Ingredients of a Mediterranean diet

Eat Mediterranean! Links between brain health and nutrition revealed

It's the best way of eating for brain health

Nutritionist Dalbinder Bains, who ran a nutrition course for clients at The Brain Charity, shares her advice in this guest blog.


The average adult brain is the size of a medium cauliflower and contains around 100 billion cells. It is made up of 60% fat – making it the fattiest organ in the human body.

The brain is an extremely active organ, which demands a high percentage of our overall daily energy requirements. An adult brain accounts for just 2% of total body weight, yet receives 20% of our blood supply and uses 20% of our total calorie intake. For babies and children, this percentage is much higher.

The negative links between obesity and brain health are also well-known. Last year the Journal of Alzheimer’s Disease revealed that as a person’s weight goes up, all regions of the brain go down in blood flow – directly linking obesity with brain dysfunction.

‘We are what we eat’ said the philosopher Feuerbach. It is clear the quality of the food we eat affects our brain, body and mind. So what should we eat, when should we eat it, and where should we start?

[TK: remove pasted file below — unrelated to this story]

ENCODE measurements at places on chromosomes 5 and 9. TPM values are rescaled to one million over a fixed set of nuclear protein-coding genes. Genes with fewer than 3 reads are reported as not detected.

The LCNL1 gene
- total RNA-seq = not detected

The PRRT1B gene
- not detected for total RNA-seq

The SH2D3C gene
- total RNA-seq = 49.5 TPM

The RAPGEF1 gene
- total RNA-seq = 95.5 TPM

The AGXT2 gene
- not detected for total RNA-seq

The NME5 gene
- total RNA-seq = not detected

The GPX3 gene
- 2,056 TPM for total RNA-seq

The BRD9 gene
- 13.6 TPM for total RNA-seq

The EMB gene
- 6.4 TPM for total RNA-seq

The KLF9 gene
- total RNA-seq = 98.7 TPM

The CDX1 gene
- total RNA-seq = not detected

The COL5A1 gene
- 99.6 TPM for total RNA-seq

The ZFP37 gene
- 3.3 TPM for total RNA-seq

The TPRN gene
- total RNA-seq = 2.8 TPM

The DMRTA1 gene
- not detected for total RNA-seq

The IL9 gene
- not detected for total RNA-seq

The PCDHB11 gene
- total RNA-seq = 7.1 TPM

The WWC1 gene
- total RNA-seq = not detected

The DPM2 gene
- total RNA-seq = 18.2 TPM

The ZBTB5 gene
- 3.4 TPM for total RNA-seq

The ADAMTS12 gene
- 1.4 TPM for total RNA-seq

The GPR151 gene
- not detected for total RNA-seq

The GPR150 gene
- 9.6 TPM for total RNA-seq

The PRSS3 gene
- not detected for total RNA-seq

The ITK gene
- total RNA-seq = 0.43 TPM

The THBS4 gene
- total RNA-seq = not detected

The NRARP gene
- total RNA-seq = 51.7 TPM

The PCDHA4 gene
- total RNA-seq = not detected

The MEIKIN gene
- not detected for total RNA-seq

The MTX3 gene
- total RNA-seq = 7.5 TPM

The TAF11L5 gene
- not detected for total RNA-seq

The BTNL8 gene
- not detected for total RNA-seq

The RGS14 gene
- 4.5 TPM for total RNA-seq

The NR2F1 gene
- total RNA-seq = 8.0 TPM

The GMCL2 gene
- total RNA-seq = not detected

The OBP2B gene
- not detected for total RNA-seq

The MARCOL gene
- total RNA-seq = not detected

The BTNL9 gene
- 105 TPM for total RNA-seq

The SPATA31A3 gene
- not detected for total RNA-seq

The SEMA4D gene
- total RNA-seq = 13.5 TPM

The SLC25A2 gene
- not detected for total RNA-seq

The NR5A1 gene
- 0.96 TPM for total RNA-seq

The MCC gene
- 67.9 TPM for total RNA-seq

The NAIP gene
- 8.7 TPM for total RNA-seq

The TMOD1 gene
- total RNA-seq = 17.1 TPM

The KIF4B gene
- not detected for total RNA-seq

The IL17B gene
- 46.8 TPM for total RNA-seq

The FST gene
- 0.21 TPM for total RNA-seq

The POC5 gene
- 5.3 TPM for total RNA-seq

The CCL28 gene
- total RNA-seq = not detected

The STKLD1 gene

The first place to start is to ensure a good foundation of ‘real food’ – provided by the Mediterranean diet. It’s been proven to be one of the best diets to support brain health and overall wellbeing due to being high in Omega 3 fatty acids and antioxidants, and is based around plant foods.

The basics of the Mediterranean diet are:

  • Eat: vegetables, fruits, nuts, seeds, peas, beans, lentils, potatoes, whole grains, breads, herbs, spices, fish, seafood and extra virgin olive oil.
  • Eat in moderation: poultry, eggs, cheese and yoghurt.
  • Eat only rarely: red meat.

Fat intake under the Mediterranean diet is moderately high (up to 35% to 40% of total calories) but consists predominately of monounsaturated fats (e.g. olive oil, nuts and seeds,) as opposed to polyunsaturated (e.g. canola oil) and saturated (e.g. animal) fats.

Tips on changing to a Mediterranean diet to support your brain health:

  • Replace animal fats like butter with extra virgin olive oil
  • Reduce red meat intake and eat more fish, lean poultry and vegetarian meals
  • Grill meat, fish and poultry rather than frying
  • Eat unsalted raw almonds and walnuts instead of crisps, pretzels and biscuits
  • Replace cream with yoghurt in sauces, casseroles and soups
  • Leave a minimum of 12 hours between your last meal and breakfast to allow the body to rest. If you eat breakfast at 8am, your last meal should be no later than 8pm.

Categories: Features, Guest blogs

Published: 15 May 2021